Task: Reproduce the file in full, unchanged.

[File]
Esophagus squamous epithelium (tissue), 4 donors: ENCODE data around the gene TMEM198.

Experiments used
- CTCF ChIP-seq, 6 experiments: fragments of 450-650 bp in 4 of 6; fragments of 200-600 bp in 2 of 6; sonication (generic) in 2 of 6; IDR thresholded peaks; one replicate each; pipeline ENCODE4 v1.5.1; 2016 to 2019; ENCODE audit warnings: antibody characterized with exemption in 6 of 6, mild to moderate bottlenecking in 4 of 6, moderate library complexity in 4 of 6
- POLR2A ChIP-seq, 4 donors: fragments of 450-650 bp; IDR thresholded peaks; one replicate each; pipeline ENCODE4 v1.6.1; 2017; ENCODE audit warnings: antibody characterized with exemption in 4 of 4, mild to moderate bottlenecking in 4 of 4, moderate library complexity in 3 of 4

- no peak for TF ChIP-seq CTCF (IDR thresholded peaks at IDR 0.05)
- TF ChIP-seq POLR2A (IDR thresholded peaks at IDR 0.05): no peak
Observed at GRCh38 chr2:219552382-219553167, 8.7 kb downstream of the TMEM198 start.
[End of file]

Esophagus squamous epithelium (tissue), 4 donors: ENCODE data around the gene TMEM198.

Experiments used
- CTCF ChIP-seq, 6 experiments: fragments of 450-650 bp in 4 of 6; fragments of 200-600 bp in 2 of 6; sonication (generic) in 2 of 6; IDR thresholded peaks; one replicate each; pipeline ENCODE4 v1.5.1; 2016 to 2019; ENCODE audit warnings: antibody characterized with exemption in 6 of 6, mild to moderate bottlenecking in 4 of 6, moderate library complexity in 4 of 6
- POLR2A ChIP-seq, 4 donors: fragments of 450-650 bp; IDR thresholded peaks; one replicate each; pipeline ENCODE4 v1.6.1; 2017; ENCODE audit warnings: antibody characterized with exemption in 4 of 4, mild to moderate bottlenecking in 4 of 4, moderate library complexity in 3 of 4

- no peak for TF ChIP-seq CTCF (IDR thresholded peaks at IDR 0.05)
- TF ChIP-seq POLR2A (IDR thresholded peaks at IDR 0.05): no peak
Observed at GRCh38 chr2:219552382-219553167, 8.7 kb downstream of the TMEM198 start.